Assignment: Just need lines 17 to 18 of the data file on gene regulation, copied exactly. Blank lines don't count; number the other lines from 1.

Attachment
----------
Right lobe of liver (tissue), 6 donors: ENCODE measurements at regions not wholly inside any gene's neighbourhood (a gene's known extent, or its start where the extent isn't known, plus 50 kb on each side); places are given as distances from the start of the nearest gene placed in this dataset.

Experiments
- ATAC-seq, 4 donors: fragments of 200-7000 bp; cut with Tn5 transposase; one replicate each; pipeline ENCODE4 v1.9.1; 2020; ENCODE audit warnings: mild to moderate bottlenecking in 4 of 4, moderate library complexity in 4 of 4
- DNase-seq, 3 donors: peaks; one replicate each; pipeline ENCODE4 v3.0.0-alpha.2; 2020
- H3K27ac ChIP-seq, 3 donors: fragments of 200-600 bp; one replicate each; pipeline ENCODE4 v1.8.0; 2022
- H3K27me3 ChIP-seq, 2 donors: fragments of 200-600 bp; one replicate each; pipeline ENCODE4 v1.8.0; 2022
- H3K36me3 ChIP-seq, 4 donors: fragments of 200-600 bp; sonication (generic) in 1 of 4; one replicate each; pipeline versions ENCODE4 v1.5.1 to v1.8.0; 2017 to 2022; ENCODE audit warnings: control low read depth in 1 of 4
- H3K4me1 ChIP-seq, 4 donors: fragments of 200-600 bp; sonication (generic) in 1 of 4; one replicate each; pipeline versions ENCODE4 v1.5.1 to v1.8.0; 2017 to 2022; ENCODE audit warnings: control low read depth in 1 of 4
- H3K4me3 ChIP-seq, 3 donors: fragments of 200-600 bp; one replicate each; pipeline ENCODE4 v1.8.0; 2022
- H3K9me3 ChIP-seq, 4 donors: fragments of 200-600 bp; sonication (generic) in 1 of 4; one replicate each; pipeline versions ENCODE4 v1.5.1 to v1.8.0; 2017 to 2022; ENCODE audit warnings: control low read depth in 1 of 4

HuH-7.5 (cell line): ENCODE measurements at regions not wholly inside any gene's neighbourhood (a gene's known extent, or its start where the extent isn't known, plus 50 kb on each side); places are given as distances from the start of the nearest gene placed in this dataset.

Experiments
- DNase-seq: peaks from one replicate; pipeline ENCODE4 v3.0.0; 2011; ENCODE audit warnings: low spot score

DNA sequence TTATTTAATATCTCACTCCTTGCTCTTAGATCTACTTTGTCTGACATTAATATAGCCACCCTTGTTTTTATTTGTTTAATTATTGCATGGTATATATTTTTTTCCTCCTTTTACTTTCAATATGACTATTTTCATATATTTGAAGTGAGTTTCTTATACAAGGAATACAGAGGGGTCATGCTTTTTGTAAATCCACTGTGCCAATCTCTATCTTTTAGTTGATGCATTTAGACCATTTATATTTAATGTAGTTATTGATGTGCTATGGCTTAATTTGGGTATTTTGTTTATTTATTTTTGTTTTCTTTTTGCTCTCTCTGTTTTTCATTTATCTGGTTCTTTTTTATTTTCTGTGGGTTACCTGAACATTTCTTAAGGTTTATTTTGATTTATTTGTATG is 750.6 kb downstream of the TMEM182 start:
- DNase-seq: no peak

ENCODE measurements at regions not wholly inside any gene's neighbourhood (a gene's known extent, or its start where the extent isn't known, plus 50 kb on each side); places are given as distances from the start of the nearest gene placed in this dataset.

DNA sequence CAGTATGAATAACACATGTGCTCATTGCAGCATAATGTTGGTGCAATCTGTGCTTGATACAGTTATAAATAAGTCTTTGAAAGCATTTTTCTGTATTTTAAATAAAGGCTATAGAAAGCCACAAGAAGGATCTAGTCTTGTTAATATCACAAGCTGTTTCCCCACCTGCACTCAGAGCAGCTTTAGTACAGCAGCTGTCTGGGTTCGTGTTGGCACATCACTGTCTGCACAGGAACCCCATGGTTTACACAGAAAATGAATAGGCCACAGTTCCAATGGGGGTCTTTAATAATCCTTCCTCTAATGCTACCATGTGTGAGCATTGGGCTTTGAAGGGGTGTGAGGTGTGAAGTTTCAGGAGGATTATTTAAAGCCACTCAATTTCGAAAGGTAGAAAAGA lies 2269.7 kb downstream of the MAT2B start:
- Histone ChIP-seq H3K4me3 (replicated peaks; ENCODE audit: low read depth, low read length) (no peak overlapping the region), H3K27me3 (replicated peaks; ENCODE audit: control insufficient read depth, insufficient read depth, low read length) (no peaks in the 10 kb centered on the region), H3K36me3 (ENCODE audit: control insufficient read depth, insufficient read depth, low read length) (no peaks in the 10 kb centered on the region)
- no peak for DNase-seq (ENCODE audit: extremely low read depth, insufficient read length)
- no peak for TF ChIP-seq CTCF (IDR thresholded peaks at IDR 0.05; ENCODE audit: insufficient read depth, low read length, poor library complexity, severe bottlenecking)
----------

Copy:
DNA sequence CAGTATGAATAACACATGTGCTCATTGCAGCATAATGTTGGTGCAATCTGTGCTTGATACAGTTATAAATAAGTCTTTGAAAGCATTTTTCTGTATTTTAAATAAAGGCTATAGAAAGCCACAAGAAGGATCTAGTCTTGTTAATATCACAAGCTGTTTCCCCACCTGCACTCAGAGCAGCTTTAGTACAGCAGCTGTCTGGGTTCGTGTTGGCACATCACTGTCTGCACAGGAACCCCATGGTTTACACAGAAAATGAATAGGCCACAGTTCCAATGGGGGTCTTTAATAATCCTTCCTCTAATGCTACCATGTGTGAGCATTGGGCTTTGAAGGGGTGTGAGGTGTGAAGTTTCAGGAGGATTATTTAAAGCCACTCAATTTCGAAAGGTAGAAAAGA lies 2269.7 kb downstream of the MAT2B start:
- Histone ChIP-seq H3K4me3 (replicated peaks; ENCODE audit: low read depth, low read length) (no peak overlapping the region), H3K27me3 (replicated peaks; ENCODE audit: control insufficient read depth, insufficient read depth, low read length) (no peaks in the 10 kb centered on the region), H3K36me3 (ENCODE audit: control insufficient read depth, insufficient read depth, low read length) (no peaks in the 10 kb centered on the region)